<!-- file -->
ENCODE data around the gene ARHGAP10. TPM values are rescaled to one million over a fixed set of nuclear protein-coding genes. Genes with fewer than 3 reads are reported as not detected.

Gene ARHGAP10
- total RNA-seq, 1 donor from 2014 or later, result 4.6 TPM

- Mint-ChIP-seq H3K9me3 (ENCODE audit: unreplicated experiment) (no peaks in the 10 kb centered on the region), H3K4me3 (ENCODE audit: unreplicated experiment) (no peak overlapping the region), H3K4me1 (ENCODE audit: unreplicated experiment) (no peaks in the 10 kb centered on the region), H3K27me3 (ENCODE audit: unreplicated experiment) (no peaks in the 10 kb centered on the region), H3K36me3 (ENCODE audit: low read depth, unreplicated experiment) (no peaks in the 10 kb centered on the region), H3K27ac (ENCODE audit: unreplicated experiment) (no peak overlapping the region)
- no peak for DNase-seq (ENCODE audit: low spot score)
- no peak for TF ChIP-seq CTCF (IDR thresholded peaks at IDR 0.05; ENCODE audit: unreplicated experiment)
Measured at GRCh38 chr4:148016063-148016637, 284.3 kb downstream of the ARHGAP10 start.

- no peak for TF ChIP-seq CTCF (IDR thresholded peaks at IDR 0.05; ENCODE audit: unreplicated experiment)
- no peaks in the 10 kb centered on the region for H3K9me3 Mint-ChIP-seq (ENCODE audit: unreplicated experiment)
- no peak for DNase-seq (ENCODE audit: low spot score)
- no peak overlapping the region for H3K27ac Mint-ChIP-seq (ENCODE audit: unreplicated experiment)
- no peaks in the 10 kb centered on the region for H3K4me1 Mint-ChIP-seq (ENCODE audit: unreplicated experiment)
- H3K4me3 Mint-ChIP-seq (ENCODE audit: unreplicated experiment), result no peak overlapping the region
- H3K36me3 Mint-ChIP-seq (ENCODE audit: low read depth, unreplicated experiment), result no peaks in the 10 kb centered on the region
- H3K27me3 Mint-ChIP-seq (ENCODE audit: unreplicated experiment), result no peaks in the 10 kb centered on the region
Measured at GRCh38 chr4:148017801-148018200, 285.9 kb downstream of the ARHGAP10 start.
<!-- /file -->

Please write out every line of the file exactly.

ENCODE data around the gene ARHGAP10. TPM values are rescaled to one million over a fixed set of nuclear protein-coding genes. Genes with fewer than 3 reads are reported as not detected.

Gene ARHGAP10
- total RNA-seq, 1 donor from 2014 or later, result 4.6 TPM

- Mint-ChIP-seq H3K9me3 (ENCODE audit: unreplicated experiment) (no peaks in the 10 kb centered on the region), H3K4me3 (ENCODE audit: unreplicated experiment) (no peak overlapping the region), H3K4me1 (ENCODE audit: unreplicated experiment) (no peaks in the 10 kb centered on the region), H3K27me3 (ENCODE audit: unreplicated experiment) (no peaks in the 10 kb centered on the region), H3K36me3 (ENCODE audit: low read depth, unreplicated experiment) (no peaks in the 10 kb centered on the region), H3K27ac (ENCODE audit: unreplicated experiment) (no peak overlapping the region)
- no peak for DNase-seq (ENCODE audit: low spot score)
- no peak for TF ChIP-seq CTCF (IDR thresholded peaks at IDR 0.05; ENCODE audit: unreplicated experiment)
Measured at GRCh38 chr4:148016063-148016637, 284.3 kb downstream of the ARHGAP10 start.

- no peak for TF ChIP-seq CTCF (IDR thresholded peaks at IDR 0.05; ENCODE audit: unreplicated experiment)
- no peaks in the 10 kb centered on the region for H3K9me3 Mint-ChIP-seq (ENCODE audit: unreplicated experiment)
- no peak for DNase-seq (ENCODE audit: low spot score)
- no peak overlapping the region for H3K27ac Mint-ChIP-seq (ENCODE audit: unreplicated experiment)
- no peaks in the 10 kb centered on the region for H3K4me1 Mint-ChIP-seq (ENCODE audit: unreplicated experiment)
- H3K4me3 Mint-ChIP-seq (ENCODE audit: unreplicated experiment), result no peak overlapping the region
- H3K36me3 Mint-ChIP-seq (ENCODE audit: low read depth, unreplicated experiment), result no peaks in the 10 kb centered on the region
- H3K27me3 Mint-ChIP-seq (ENCODE audit: unreplicated experiment), result no peaks in the 10 kb centered on the region
Measured at GRCh38 chr4:148017801-148018200, 285.9 kb downstream of the ARHGAP10 start.